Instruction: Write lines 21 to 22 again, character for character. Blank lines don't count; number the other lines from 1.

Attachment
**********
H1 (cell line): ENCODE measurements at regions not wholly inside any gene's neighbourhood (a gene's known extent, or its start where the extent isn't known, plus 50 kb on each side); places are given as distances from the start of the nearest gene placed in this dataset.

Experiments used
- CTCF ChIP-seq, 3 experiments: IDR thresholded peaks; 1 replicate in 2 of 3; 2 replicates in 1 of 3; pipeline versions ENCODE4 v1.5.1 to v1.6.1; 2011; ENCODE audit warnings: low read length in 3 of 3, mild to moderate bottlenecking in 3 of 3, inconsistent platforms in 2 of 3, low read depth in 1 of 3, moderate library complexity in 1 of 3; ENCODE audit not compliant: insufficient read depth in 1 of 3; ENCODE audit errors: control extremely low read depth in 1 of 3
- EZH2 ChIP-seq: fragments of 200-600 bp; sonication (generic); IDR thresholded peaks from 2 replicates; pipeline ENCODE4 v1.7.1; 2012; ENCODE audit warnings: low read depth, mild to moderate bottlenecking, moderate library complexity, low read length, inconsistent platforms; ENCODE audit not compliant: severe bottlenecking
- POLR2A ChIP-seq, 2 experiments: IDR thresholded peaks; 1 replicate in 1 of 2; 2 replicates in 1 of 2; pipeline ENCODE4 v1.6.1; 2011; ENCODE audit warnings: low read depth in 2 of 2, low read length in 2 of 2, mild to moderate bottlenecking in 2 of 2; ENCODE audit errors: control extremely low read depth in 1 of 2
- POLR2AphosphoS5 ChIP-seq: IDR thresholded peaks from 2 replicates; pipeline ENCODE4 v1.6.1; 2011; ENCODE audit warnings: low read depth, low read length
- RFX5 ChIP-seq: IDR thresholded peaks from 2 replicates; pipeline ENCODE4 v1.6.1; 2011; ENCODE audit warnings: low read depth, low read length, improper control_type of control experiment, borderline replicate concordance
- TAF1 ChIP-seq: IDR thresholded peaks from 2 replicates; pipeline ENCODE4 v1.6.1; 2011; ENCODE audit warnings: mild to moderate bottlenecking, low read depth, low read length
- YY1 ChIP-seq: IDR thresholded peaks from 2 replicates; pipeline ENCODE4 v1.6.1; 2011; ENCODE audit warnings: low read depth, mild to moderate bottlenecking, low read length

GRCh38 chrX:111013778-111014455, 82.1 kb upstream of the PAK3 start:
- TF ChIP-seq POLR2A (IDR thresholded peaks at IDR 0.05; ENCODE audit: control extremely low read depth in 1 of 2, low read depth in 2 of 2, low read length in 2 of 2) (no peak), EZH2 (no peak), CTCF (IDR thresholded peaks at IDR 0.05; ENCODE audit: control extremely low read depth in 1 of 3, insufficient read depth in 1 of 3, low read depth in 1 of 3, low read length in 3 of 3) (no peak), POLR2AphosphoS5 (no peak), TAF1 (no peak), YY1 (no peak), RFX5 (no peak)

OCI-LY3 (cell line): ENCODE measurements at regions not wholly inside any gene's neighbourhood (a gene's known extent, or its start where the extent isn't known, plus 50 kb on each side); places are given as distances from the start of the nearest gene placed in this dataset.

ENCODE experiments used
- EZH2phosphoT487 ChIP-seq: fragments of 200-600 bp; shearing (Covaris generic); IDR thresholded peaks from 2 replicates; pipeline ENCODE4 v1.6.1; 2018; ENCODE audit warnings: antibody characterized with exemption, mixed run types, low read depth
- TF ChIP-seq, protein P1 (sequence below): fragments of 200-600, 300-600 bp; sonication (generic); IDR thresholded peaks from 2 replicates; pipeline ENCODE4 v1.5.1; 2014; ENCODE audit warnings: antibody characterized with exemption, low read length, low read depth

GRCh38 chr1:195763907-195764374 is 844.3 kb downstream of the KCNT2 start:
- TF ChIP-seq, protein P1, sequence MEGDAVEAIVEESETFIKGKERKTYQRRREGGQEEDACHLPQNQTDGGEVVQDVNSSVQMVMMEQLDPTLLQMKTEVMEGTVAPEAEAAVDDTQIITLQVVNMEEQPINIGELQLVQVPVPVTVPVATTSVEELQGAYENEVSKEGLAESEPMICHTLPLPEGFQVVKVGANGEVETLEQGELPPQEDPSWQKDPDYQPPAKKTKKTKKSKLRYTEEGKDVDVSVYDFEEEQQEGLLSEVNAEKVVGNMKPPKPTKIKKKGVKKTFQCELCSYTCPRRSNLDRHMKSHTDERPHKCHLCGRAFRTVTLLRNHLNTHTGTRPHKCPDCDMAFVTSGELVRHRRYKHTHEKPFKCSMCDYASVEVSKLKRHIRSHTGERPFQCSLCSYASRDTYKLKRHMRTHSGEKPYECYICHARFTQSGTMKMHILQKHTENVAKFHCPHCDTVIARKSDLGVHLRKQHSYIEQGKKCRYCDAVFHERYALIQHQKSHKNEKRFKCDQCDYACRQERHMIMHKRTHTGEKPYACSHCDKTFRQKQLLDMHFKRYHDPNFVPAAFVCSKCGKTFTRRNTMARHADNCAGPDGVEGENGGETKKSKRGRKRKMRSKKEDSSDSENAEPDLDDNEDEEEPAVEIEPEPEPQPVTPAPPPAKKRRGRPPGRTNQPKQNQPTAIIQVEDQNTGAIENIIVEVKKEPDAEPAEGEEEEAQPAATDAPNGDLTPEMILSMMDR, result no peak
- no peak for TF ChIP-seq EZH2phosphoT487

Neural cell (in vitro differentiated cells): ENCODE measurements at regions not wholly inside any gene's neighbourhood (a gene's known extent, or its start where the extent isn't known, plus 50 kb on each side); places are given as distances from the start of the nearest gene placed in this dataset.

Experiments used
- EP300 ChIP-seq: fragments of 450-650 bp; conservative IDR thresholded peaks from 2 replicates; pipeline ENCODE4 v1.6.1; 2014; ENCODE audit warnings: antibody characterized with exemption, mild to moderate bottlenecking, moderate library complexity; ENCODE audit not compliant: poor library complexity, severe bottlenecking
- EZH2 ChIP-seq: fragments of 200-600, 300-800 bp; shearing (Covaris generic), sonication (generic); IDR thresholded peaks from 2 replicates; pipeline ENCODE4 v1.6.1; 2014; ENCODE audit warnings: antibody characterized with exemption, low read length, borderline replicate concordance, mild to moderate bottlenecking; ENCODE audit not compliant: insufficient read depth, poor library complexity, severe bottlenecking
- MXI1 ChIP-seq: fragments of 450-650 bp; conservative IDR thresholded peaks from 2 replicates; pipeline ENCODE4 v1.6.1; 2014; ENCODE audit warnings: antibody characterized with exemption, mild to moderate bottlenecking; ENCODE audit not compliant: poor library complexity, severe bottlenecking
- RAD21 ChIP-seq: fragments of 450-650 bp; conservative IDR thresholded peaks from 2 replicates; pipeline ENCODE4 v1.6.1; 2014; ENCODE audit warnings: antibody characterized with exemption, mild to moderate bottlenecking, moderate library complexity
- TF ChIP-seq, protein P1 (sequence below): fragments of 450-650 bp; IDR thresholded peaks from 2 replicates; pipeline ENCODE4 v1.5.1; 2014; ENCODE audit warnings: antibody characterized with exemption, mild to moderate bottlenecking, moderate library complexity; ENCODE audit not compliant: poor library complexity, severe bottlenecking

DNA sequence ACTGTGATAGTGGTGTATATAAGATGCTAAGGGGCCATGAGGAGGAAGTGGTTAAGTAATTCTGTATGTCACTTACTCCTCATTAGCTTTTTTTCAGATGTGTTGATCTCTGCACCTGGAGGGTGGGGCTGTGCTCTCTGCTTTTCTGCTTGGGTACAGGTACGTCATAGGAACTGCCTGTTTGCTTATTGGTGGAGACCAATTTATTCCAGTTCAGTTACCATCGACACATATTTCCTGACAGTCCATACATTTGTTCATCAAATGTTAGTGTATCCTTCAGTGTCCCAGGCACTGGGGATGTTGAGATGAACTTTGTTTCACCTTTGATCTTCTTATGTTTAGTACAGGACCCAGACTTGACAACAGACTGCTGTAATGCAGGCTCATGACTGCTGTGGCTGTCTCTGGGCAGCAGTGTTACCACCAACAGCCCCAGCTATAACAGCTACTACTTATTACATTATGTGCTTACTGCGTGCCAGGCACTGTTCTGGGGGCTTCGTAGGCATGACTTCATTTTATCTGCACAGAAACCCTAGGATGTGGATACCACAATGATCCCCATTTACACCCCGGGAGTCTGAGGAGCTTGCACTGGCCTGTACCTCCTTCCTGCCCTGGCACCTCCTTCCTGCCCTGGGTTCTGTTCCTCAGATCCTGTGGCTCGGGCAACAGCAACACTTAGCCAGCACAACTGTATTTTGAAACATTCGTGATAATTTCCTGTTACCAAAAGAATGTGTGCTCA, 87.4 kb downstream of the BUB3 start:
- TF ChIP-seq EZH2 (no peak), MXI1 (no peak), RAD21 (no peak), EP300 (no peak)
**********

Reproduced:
- EP300 ChIP-seq: fragments of 450-650 bp; conservative IDR thresholded peaks from 2 replicates; pipeline ENCODE4 v1.6.1; 2014; ENCODE audit warnings: antibody characterized with exemption, mild to moderate bottlenecking, moderate library complexity; ENCODE audit not compliant: poor library complexity, severe bottlenecking
- EZH2 ChIP-seq: fragments of 200-600, 300-800 bp; shearing (Covaris generic), sonication (generic); IDR thresholded peaks from 2 replicates; pipeline ENCODE4 v1.6.1; 2014; ENCODE audit warnings: antibody characterized with exemption, low read length, borderline replicate concordance, mild to moderate bottlenecking; ENCODE audit not compliant: insufficient read depth, poor library complexity, severe bottlenecking